accessoriesdiy projectsHalloweenhaylie waring

diy project: heirloom gem spiders

by Haylie Waring

Inspired by vintage spider brooches that were commonly worn on woman’s business suits in the 1930s and 1940s, I have come up with this fun project to re-purpose old costume jewelry into fun and useful little spiders. These creepy crawlers won’t scare anyone; instead, they’ll attract lots of attention with their glitz. As place-card and picture holders, cupcake toppers or decorative picks, these spiders are perfect for spring garden parties and fall Halloween decorations alike. — Haylie

CLICK HERE for the full how-to after the jump!

Materials & Tools

  • Old or broken jewelry parts (clip-on earrings are perfect for this project)
  • 20-gauge florist wire or other armature wire
  • Gold spray paint
  • Metal and jewelry glue
  • Soldering kit (optional)
  • Wire cutters
  • Needle-nose pliers


1. Choose the jewels and gems that you want to work with, pairing “spider bodies” with “spider heads.”

2.  Using your pliers, remove any jewelry backings from the gems to make a flatter surface.

3.  Cut four wire pieces, approximately 3.5″ to 4″, and one 7.5″ piece for each spider. There should be five pieces total.

4. Using your needle-nose pliers, curl each end of the four shorter pieces, making a loop at both ends. Then, with a wire in one hand and your finger at the base of a loop with pliers in your opposite hand, bend each loop over at a 90-degree angle — use your finger as a guide for a precise bend and repeat on the opposite end. Your wire should now resemble a dumbbell.

5.  Gather all 4 “dumbells” into a bundle. Lay the 7.5″ wire on top of the bundle perpendicularly with their centers crossing. Now wrap the larger wire around the center of the bundle as tightly as possible, twice. Using the needle-nose pliers, you can crimp this joint for extra security.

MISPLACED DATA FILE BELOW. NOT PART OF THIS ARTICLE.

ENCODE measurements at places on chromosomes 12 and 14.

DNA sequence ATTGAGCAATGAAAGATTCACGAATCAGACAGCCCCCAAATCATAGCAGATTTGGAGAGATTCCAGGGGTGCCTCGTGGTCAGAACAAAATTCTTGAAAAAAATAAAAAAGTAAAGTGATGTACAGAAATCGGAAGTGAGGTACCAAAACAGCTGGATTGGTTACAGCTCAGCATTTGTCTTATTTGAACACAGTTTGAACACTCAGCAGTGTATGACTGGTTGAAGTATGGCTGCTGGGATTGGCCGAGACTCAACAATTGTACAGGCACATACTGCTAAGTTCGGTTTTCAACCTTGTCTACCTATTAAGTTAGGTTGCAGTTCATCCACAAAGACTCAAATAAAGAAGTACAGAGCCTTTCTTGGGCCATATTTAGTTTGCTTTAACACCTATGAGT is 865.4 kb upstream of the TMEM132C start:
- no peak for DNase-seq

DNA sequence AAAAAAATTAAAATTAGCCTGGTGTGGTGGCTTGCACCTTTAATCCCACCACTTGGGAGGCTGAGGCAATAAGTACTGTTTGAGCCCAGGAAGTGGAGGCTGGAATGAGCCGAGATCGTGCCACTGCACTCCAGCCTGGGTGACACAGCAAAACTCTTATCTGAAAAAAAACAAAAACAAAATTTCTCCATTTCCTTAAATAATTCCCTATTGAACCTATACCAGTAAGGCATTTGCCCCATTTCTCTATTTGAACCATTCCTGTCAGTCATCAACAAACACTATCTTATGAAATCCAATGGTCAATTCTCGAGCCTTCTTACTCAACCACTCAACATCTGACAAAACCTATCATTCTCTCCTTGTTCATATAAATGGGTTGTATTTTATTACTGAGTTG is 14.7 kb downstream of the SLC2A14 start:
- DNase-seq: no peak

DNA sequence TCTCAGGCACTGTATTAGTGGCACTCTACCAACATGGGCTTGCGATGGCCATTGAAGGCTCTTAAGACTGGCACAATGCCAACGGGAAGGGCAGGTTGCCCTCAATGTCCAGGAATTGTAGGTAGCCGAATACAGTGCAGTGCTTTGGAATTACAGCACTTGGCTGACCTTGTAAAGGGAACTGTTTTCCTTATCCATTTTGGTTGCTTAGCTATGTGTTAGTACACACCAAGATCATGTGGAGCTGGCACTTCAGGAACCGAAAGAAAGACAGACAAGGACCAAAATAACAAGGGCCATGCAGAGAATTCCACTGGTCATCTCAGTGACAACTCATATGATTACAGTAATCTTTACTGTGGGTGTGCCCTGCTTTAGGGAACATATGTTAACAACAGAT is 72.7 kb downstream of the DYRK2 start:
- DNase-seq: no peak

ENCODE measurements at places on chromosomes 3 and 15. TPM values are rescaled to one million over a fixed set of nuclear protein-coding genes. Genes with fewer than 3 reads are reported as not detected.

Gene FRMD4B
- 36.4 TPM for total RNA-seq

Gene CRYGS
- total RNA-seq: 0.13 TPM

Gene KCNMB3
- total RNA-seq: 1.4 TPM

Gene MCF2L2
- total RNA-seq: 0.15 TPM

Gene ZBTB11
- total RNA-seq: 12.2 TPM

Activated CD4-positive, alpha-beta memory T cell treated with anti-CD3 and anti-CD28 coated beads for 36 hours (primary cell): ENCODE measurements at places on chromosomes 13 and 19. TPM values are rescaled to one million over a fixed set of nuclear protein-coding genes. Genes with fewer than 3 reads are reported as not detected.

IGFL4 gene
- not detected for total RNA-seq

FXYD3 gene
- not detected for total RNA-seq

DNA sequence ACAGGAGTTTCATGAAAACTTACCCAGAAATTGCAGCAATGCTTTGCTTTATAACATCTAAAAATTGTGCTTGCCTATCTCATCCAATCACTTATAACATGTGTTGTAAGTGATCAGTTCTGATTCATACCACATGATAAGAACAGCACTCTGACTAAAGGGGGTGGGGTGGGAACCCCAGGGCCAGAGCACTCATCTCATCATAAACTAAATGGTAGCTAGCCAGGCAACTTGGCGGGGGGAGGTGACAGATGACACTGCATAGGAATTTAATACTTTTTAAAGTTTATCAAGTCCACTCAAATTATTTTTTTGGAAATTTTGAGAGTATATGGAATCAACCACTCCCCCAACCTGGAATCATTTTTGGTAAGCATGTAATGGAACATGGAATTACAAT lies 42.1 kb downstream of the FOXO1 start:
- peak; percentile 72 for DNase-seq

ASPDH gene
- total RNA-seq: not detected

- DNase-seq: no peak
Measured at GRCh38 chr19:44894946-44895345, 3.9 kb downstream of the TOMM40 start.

6. Depending on your skill level, you can either glue or solder this joint together to keep the legs from falling out of place. Glue will require a longer drying time. I would recommend at least a couple of hours or until the glue is completely hard.

7. Spread the spider legs out as evenly as possible, then decide whether you want a pick (like the spiders on the pumpkins or cupcake) or a holder. For a pick, you will bend the longer straight-wire piece at a 90-degree angle downward from the spider legs. For a holder, you must place your “gem” for the spider body on top of the armature as a guide (to guarantee enough space for it later), then lift the longer extension upward at a 90-degree angle.

8. Using the needle-nose pliers, make a spiral for the picture holder (the height of the holder is up to you; you can cut your wire accordingly, but never cut shorter than 1″).

9. To make the armature for the head, cut down the opposite wire extremity to approximately 2″, then using your needle-nose pliers, coil the wire inward, creating a loop for the “head” to rest on.

10. In a well-ventilated area, spray paint each spider armature, one side at a time. Follow spray paint instructions.

11. While holding the “body” on top of the spider with your thumb and index finger, carefully bend each leg into standing position. The height of each spider will depend on the size of its “body.”

12.  Adhere your “gems” onto the wire frame, starting with “heads” first, then the bodies. Glue them into place.

13. Decorate with these little critters. To use as a pumpkin pick, first make a hole in the pumpkin using a  spare piece of wire, then slowly push your spider pick into the pre-made hole.

Suggested For You